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Background: Teamwork in the operating theatre is becoming increasingly recognized as a major factor in clinical outcomes. Many tools have been developed to measure teamwork. Most fall into two categories: self-assessment by theatre staff and assessment by observers. A critical and comparative analysis of the validity and reliability of these tools is lacking. Methods: MEDLINE and Embase databases were searched following PRISMA guidelines. Content validity was assessed using measurements of inter-rater agreement, predictive validity and multisite reliability, and interobserver reliability using statistical measures of inter-rater agreement and reliability. Quantitative meta-analysis was deemed unsuitable. Results: Forty-eight articles were selected for final inclusion; self-assessment tools were used in 18 and observational tools in 28, and there were two qualitative studies. Self-assessment of teamwork by profession varied with the profession of the assessor. The most robust self-assessment tool was the Safety Attitudes Questionnaire (SAQ), although this failed to demonstrate multisite reliability. The most robust observational tool was the Non-Technical Skills (NOTECHS) system, which demonstrated both test-retest reliability (P > 0·09) and interobserver reliability (Rwg = 0·96). Conclusion: Self-assessment of teamwork by the theatre team was influenced by professional differences. Observational tools, when used by trained observers, circumvented this.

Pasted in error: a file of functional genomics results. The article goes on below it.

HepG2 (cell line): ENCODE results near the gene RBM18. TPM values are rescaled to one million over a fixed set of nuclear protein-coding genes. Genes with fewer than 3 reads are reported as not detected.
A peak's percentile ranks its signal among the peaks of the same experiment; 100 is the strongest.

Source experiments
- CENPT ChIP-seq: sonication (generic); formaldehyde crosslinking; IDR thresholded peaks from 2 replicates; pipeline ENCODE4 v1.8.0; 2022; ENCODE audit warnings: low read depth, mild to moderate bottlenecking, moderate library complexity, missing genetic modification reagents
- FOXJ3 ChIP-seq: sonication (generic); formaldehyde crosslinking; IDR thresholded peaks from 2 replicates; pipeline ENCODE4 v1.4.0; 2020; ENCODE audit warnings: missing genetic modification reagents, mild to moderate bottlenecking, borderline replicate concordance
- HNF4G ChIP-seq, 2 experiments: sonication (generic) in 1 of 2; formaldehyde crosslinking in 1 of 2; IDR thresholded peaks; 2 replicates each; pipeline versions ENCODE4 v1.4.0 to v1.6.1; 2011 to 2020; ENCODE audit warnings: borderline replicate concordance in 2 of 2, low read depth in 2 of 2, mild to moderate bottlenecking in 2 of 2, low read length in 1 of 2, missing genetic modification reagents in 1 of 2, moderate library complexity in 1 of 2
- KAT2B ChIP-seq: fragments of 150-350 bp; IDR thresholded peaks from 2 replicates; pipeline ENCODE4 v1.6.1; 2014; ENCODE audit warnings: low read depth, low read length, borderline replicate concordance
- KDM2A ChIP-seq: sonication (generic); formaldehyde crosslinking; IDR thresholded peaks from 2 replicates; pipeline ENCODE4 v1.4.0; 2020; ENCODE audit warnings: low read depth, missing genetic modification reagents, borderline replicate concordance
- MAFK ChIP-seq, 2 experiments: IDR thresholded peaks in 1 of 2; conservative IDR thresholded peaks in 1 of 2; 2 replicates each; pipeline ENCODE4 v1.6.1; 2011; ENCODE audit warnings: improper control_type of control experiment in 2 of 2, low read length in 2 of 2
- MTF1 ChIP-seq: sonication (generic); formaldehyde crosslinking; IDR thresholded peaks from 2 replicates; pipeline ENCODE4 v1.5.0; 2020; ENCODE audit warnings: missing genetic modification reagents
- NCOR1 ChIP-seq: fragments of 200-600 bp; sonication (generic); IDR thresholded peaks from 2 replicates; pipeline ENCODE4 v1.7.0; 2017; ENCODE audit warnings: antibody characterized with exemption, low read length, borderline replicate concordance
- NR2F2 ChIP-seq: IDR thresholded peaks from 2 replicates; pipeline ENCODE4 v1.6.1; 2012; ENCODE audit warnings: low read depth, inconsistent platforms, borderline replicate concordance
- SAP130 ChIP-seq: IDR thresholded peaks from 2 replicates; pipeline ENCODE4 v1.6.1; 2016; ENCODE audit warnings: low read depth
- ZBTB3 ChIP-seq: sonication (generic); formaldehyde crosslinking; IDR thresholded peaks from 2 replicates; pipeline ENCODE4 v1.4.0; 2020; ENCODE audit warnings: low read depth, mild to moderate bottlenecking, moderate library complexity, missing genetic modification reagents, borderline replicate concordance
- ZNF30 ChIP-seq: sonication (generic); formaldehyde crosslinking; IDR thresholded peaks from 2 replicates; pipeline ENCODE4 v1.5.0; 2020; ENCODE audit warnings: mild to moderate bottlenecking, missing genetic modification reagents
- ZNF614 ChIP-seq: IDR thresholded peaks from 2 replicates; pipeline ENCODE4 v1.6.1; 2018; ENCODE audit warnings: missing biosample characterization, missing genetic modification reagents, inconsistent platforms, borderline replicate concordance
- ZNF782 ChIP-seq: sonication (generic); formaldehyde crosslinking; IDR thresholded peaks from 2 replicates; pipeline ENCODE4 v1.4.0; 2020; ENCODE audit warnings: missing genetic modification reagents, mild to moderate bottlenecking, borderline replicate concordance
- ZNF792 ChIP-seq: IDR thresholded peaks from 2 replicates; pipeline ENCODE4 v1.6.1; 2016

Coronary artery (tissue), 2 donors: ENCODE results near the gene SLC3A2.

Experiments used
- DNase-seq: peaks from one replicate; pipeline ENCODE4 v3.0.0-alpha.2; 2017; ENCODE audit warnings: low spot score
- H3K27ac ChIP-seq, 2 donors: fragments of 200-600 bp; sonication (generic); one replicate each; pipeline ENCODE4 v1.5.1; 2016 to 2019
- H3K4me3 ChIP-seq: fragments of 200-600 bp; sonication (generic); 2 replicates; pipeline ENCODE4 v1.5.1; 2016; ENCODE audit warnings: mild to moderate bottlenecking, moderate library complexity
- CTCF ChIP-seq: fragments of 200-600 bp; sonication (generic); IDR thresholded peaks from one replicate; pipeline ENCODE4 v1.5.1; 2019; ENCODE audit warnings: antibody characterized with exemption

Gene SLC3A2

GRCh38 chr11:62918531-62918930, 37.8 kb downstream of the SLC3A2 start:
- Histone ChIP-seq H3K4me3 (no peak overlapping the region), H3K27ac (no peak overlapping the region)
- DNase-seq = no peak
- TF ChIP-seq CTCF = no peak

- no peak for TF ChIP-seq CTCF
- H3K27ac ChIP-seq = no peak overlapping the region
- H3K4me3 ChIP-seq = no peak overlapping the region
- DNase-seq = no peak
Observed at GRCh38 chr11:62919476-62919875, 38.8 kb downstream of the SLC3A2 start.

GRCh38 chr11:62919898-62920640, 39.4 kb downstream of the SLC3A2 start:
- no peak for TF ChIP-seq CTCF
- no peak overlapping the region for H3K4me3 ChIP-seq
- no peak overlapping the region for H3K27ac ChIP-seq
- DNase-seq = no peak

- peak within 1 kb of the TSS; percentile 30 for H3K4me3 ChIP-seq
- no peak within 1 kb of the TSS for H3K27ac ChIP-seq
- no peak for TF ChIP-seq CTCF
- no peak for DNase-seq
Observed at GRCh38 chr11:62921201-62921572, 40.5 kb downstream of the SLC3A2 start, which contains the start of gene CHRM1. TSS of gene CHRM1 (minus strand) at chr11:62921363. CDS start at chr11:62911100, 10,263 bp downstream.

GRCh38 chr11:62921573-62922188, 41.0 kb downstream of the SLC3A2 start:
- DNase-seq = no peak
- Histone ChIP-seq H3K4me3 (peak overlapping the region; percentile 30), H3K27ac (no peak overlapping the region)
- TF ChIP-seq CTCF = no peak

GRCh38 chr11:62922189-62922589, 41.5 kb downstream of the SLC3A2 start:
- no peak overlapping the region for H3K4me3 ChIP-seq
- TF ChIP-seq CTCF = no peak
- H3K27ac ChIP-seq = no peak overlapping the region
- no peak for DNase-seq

Original publication




Journal article


BJS Open

Publication Date





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